Correspondence

Picking Up the Conservative Pieces

Conservatives, with and without an upper case "c," have still not recovered from last year's electoral disaster. Even the drama of the Conservative Party leadership election, and the surprisingly comfortable Conservative victory at the subsequent Uxbridge by-election, have not removed a general feeling on the right of shock and bemusement. Even now we cannot believe that the tedious Mr. Blair is actually Prime Minister (of Great Britain!), and that the Cabinet is composed largely of hard-faced women or politically correct dullards, few of whom seem to have said or done anything interesting in their hard, working-class existence as barristers, social workers, teachers, local government officials, and professional feminists.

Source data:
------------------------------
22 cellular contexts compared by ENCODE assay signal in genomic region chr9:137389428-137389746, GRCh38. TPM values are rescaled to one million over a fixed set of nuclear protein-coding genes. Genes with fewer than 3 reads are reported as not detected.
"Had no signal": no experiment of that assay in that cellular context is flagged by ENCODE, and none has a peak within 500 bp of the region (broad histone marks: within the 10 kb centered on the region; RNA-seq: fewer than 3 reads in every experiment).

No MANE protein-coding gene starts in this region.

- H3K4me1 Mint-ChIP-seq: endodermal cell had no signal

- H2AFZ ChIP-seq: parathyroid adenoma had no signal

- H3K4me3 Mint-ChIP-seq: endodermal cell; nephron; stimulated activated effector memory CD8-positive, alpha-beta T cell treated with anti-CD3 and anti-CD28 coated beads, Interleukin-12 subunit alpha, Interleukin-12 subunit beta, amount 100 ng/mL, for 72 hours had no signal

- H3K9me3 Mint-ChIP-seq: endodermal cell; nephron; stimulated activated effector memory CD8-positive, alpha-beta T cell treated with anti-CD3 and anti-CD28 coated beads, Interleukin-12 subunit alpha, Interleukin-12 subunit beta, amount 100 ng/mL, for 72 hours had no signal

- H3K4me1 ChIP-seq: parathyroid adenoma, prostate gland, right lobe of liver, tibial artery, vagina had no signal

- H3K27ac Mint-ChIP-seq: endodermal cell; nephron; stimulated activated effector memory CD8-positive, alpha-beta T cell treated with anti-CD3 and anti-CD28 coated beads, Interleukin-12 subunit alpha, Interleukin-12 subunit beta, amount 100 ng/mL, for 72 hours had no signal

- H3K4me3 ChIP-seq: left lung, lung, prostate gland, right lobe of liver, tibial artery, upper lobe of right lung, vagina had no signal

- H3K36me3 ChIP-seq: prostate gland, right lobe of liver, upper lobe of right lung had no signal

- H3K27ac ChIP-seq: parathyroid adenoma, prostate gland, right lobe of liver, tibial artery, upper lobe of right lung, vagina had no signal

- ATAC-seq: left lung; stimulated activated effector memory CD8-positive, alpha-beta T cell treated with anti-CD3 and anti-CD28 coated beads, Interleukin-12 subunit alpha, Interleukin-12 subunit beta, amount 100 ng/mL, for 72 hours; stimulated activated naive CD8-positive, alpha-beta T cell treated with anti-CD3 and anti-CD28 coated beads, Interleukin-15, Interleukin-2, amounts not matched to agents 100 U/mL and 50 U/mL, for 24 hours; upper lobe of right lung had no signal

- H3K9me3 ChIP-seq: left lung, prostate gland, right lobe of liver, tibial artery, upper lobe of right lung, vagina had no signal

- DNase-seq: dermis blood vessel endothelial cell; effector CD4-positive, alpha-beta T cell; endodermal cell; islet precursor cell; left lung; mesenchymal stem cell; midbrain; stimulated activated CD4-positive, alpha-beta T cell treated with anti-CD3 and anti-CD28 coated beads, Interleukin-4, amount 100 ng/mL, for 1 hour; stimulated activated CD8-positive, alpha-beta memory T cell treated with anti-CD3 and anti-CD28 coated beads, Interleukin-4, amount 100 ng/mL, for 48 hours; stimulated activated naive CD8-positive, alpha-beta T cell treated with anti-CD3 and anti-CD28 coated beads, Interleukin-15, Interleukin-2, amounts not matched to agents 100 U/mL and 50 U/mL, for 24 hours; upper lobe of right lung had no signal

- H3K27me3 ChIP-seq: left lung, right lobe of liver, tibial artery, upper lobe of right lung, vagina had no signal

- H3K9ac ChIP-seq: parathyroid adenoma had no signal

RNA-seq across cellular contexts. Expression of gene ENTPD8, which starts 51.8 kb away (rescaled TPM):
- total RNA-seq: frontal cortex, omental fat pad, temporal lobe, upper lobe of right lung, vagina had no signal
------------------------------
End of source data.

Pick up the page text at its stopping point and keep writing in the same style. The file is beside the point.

Although the feeble John Major had done his best to emasculate the philosophy which his party ostensibly represented (how was he ever Prime Minister, while we are on the subject?), there was an indefinable feeling which made many of us campaign for his government nonetheless, despite all the broken promises and wasted opportunities, or at least which made us feel guilty about supporting the two anti-European Union parties which took one million votes from the Tories and helped lose them several seats. Unfortunately, all the effort was of no use, faced with the public's restlessness, Labour's professionalism, the aura of "sleaziness" hanging over the party, and Mr. Major's...

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